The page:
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The Dividend Discount

Ralph Wanger
The classic way to value a company is the dividend discount model, or DDM. The first serious model was invented by John Burr Williams in 1938 in The Theory of Investment Value. He started from the premise that serious investing was done in the bond market. The value of a bond was determined by the present value of all the coupon interest that would be received over the life of the bond, plus the present value of the principal repayment at maturity. Doing the arithmetic in 1938 was somewhat laborious, but tables had been compiled, making it easy to look up the answer.

Williams argued that the value of a common stock was the present value of all the dividends that an investor would receive in the future. A stock does not have a maturity date, so one doesn’t have to worry about principal repayment. One does have to consider the difference in payout stream, because bonds pay a constant coupon for a known number of years, and common stocks pay a dividend stream that can go up or down in the next year. Furthermore, the length of that dividend stream is unlimited.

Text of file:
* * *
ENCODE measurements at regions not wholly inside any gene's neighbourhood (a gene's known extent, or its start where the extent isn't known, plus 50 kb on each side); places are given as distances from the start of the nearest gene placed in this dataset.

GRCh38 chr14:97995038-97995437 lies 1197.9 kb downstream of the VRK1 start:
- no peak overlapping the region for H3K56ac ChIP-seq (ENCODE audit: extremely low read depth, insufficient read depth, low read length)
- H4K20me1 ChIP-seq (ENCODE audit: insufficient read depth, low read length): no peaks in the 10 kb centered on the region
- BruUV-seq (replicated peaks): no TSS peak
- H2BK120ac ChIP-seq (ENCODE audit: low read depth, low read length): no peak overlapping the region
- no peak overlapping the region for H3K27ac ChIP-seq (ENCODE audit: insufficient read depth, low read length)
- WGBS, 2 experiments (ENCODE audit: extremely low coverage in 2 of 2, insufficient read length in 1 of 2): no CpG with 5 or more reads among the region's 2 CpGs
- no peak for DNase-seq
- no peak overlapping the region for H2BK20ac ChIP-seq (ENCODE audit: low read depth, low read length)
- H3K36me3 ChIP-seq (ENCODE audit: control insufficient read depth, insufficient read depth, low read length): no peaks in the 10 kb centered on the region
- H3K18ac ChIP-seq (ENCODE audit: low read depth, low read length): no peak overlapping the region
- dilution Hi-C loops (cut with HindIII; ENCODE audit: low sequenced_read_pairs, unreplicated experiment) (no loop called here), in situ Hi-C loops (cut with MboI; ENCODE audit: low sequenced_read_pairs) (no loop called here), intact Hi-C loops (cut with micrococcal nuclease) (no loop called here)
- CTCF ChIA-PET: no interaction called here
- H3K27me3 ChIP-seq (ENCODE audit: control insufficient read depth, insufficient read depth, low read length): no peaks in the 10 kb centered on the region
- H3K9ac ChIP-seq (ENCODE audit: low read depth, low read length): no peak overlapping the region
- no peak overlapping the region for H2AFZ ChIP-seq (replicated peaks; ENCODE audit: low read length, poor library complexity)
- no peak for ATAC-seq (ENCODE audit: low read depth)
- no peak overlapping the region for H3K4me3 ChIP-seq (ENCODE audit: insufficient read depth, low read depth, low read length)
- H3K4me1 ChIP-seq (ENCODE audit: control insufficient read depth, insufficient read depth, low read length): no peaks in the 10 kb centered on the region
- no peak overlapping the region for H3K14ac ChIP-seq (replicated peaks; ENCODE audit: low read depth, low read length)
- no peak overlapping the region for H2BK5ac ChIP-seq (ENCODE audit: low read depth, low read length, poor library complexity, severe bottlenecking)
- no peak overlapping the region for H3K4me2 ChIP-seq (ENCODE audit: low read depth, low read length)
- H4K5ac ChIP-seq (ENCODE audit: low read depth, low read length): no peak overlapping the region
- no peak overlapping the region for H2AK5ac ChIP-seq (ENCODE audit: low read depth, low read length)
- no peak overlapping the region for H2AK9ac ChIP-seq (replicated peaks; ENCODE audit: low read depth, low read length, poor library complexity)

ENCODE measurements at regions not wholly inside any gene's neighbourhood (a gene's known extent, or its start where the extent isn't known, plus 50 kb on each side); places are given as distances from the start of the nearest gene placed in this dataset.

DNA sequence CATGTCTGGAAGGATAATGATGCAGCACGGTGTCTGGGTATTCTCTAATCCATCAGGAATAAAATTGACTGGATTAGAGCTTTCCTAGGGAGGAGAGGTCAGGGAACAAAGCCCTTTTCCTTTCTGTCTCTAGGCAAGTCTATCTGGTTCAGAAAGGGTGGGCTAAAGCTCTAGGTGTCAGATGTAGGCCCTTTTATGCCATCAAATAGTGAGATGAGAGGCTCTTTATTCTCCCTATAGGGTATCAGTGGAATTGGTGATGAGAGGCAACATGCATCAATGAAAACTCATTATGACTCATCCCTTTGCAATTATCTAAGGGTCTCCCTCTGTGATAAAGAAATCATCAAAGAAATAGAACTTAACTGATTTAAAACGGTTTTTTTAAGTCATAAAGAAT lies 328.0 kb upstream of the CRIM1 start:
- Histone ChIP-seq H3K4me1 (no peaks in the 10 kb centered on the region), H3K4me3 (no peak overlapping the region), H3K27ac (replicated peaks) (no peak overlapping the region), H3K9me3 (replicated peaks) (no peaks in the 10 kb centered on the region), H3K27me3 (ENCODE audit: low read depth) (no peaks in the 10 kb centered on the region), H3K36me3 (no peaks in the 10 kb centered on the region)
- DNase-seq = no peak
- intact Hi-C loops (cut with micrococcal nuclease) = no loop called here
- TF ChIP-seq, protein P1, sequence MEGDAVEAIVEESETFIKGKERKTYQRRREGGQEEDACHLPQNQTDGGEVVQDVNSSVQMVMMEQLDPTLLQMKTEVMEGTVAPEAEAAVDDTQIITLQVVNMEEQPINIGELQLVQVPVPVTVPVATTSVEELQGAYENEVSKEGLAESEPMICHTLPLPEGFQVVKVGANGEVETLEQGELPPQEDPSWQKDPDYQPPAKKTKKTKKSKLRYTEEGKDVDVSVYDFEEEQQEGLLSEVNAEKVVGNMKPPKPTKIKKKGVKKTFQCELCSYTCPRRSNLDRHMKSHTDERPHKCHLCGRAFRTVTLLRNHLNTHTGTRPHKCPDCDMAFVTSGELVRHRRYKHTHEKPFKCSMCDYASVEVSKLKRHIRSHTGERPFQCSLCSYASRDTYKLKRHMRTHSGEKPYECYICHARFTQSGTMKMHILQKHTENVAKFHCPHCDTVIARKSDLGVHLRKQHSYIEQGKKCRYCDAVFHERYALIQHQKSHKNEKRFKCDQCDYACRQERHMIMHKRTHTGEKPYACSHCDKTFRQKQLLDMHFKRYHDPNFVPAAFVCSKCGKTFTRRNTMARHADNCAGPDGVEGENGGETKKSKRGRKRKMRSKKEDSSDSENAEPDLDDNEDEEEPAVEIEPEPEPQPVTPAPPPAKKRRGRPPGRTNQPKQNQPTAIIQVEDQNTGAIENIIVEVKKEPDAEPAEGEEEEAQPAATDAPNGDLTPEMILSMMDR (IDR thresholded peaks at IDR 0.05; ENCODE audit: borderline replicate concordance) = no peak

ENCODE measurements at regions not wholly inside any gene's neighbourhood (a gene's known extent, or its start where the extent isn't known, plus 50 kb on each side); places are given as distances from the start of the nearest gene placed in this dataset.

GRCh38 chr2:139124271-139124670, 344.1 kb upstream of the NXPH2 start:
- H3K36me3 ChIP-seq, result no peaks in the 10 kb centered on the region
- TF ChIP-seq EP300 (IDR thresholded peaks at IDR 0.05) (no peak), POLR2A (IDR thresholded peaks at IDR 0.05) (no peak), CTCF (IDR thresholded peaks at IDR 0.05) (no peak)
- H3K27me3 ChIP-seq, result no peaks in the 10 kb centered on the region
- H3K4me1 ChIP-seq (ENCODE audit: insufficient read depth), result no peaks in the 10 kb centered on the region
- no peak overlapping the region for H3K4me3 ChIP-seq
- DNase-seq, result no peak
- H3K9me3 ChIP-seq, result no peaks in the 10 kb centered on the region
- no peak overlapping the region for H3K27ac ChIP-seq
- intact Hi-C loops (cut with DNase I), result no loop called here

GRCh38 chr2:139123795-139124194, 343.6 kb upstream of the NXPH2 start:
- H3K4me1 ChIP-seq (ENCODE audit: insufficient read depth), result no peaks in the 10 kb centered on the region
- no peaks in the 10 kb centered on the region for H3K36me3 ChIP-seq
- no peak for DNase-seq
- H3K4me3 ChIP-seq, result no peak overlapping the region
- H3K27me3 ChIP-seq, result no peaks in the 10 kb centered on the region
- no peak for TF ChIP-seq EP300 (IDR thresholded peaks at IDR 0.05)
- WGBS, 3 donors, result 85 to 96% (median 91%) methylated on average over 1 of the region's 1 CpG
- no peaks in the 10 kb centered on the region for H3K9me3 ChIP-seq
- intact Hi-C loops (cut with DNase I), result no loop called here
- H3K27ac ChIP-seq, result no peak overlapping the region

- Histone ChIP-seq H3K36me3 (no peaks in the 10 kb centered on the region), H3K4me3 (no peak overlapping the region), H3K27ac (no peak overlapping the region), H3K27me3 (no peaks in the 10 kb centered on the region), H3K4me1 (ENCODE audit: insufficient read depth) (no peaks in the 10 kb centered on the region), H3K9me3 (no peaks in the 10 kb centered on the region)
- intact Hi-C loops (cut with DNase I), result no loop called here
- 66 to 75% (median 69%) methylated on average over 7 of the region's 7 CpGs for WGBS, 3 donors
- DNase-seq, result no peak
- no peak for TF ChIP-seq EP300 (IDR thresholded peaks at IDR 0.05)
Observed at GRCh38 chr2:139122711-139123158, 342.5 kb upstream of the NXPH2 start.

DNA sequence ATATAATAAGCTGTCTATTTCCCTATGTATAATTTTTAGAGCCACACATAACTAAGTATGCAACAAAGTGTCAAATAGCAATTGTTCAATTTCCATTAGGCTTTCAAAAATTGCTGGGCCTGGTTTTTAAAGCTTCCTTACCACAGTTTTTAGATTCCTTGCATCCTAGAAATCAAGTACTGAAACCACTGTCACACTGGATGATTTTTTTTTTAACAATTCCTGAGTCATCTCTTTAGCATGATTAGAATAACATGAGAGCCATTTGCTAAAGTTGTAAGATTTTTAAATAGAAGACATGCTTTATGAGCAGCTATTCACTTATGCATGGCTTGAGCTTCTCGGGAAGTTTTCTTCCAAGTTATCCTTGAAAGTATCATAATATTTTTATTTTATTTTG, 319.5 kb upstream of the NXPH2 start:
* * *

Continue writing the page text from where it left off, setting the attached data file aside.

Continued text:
Winter Zombies
From today’s perspective, it is generally believed that company earnings, and therefore dividends, will be in a continuing uptrend reflecting the growth in the economy and most businesses. That would not have been obvious to an analyst in 1938. The economy of the United States and of the rest of the world evolved rapidly in the 40 years that Williams would have considered, but there was no great evidence of steady growth.

Ralph Wanger does not own shares in any of the securities mentioned above. Find out about Morningstar's editorial policies.